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1955 Chevrolet Bel Air - Youngblood At Heart

For Mert Beebe, Retirement is Cruising Around in a Modified '55 Bel Air

By Jerry Slattery

Mert Beebe's love for '55 Chevys started way back when most of us didn't know about cars yet. It wasn't until about 10 years ago, however, when he had a stock '56 Chevy and was showing it at a car show that he realized it was the modified Tri-Fives that got most of the trophies. His stocker didn't draw much attention unless it was among other stockers, and he wanted to be first every time.

He decided things had to change, and besides, he really liked the '55s better anyway. Mert looked for almost five years before he found a '55 clean enough to transform into the ride you see here. In the spring of 1998 while looking in the "Cars for Sale" section of the local paper, he found this '55 in Lincoln, California. The man had several different '55s and '57s in a weedy storage yard.

The '55 hardtop he picked looked to be rust-free and pretty straight, but had a bent frame in the right front, and all the front parts were missing. For $5,000, he got the car with the original 265 V-8, plus a used, but straight, frame. But after taking the car home, he found the firewall on the passenger side was pushed in.

The car went to the body shop to be repaired and straightened, while the second frame was sandblasted. His friend Ron Stenant of Yuba City, California, welded new 350 side-mount motor mounts, trans mounts, and shock mounts to the second frame.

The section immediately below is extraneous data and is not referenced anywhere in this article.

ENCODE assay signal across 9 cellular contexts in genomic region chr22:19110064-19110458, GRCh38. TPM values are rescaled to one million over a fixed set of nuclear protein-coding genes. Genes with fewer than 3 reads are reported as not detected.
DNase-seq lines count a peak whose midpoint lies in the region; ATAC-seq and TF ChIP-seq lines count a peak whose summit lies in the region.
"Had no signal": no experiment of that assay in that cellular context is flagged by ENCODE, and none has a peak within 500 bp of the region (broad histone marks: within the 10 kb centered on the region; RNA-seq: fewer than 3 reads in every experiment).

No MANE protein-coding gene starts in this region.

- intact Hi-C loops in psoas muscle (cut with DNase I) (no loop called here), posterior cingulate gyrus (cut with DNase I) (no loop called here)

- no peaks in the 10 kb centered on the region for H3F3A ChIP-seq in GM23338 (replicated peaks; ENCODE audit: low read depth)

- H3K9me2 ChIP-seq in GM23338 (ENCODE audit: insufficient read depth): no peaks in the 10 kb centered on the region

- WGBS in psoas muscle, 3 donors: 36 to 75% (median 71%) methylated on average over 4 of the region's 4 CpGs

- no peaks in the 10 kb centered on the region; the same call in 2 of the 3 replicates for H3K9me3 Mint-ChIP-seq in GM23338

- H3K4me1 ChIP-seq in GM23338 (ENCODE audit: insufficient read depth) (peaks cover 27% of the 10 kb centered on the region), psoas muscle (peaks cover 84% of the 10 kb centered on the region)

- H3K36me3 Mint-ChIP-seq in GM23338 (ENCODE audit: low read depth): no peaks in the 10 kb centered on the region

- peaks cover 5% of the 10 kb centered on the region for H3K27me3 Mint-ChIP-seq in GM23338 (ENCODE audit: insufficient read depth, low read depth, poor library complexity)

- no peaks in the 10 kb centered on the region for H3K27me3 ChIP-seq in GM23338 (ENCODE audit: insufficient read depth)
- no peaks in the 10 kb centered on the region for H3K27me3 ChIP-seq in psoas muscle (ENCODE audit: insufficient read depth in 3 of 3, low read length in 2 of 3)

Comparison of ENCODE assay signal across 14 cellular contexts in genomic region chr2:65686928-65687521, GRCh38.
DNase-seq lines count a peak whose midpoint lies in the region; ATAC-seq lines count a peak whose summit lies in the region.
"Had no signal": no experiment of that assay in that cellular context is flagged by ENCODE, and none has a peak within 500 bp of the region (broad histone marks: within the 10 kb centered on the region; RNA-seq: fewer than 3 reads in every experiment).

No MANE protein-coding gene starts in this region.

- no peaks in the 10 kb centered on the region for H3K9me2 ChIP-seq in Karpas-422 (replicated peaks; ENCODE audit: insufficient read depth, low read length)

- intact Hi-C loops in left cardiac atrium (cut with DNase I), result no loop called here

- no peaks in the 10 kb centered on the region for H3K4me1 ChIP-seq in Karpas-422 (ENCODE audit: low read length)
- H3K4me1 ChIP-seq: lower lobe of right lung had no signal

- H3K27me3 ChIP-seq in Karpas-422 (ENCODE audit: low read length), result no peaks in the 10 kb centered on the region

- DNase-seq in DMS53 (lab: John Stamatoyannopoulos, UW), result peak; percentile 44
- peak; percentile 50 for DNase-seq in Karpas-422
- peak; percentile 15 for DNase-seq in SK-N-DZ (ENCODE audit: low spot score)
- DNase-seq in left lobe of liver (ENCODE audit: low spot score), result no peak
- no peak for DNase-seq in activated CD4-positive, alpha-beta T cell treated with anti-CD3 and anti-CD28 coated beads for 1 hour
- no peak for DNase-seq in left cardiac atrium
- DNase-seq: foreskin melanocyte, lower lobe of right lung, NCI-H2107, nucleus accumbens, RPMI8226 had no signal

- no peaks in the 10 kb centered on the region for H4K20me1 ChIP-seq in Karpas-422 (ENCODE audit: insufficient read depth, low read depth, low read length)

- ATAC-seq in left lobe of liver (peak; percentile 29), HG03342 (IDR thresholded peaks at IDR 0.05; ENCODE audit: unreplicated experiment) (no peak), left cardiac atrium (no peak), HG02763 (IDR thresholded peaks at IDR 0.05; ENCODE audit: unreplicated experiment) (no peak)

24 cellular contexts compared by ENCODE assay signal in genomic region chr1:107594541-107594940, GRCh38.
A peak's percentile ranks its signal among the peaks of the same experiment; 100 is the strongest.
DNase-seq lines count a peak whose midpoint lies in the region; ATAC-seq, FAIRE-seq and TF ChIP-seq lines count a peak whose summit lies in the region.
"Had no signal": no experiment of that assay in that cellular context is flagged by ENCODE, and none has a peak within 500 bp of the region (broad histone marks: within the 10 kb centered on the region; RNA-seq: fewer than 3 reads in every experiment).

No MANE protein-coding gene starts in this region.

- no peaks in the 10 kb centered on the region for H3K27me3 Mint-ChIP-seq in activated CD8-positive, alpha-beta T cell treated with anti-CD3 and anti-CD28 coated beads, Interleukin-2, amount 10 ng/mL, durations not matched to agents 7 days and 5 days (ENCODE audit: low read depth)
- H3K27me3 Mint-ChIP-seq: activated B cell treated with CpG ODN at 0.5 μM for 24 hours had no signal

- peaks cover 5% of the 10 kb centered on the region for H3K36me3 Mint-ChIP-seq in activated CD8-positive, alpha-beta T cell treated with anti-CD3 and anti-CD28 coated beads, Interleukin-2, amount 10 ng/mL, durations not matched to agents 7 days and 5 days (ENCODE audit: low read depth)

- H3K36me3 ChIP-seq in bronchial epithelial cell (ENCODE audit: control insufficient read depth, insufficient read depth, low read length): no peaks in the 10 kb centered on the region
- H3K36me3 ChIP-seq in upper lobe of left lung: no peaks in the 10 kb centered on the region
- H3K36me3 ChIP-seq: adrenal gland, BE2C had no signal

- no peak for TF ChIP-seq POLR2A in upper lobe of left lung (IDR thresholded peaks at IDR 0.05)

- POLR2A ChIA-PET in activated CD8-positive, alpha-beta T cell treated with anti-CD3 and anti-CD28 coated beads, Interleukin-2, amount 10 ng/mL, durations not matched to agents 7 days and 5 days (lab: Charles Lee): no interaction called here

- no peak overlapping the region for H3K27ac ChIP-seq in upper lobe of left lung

Now the ball was rolling. Mert bought a '95 GM 350 LT1 and 4L60E transmission for the '55, and transmission instructor Alan Johnson rebuilt and assembled it. Next, he purchased a Griffin aluminum radiator. Then, he called Street & Performance to get a 125-amp polished alternator, polished A/C compressor, and front engine bracket kit with polished pulleys and idler, air cleaner, LT1 top plate with Corvette side covers, and ceramic-coated block hugger headers. A Vintage Air SureFit A/C unit for '55-'57 Chevys was his next buy, along with Zoops ball-milled valve covers. For spark, Mert got a Dynaspark optical ignition system.

For a front suspension system, Mert had a Jim Meyer Racing Products '55-'57 Chevy bolt-in IFS installed with 2-inch dropped spindles at Jim's shop. This unit adds 11-inch GM disc brakes, tubular A-arms, rack-and-pinion steering, QA1 coilover shocks, and bolts to the same factory holes. At the rear, Mert had Meyer install a custom-width 9-inch rearend using a Currie round-back housing with Dutchman 31-spline alloy axles, drum brakes, and QA1 coilover shocks. The new suspension lowered the car 4 inches in the front and 3 inches at the rear.

A Lokar floor shift and Dakota Digital gauge cluster with blue numbers for the '55-'56 Chevy dash were ordered next. All new tinted glass was also added. Sacramento Driveline Service built the new driveshaft for the 2.73 ratio rearend. Yuba City Muffler built the 2 1/2-inch-diameter exhaust system using Flowmaster two-chamber mufflers with a crossover.

For wheels and tires, Mert used Cragar SS wheels (17x7 fronts with 3 1/2-inch backspacing and 17x8 rears with 4 1/2-inch backspacing) and Bridgestone Potenza RE750 tires (235/45WR17 fronts and 245/45WR17 rears).

The bodywork and paint were performed by John at Hi Point Auto Restoration in Yuba City, California. The beautiful red paint is a '92 Mazda Classic Red, PPG Concept Acrylic Urethane-DCC73362 MAC. AAA Plating in Sacramento did the chroming on assorted parts for Mert. The six-way power bucket seats are from a '92 Acura Legend, and the steering wheel is from a Chevy Beretta.

Jon Lind Upholstery of Eugene, Oregon, did the interior in gray leather with gray tweed seat inserts. He also built the leather-covered console between the seats. For tunes, Mert installed an Alpine CD/DVD player with an external Alpine amp. Front speakers are Sony 5 1/2 inchers, while the rears are 6x9 Kenwoods.

Mert's most memorable show was the September 2005 Sunset Classics Chevy event, where he won . This is one straight '55 that stands head and shoulders above most Tri-Fives. Not bad for a kid of 70 years old.

By Jerry Slattery
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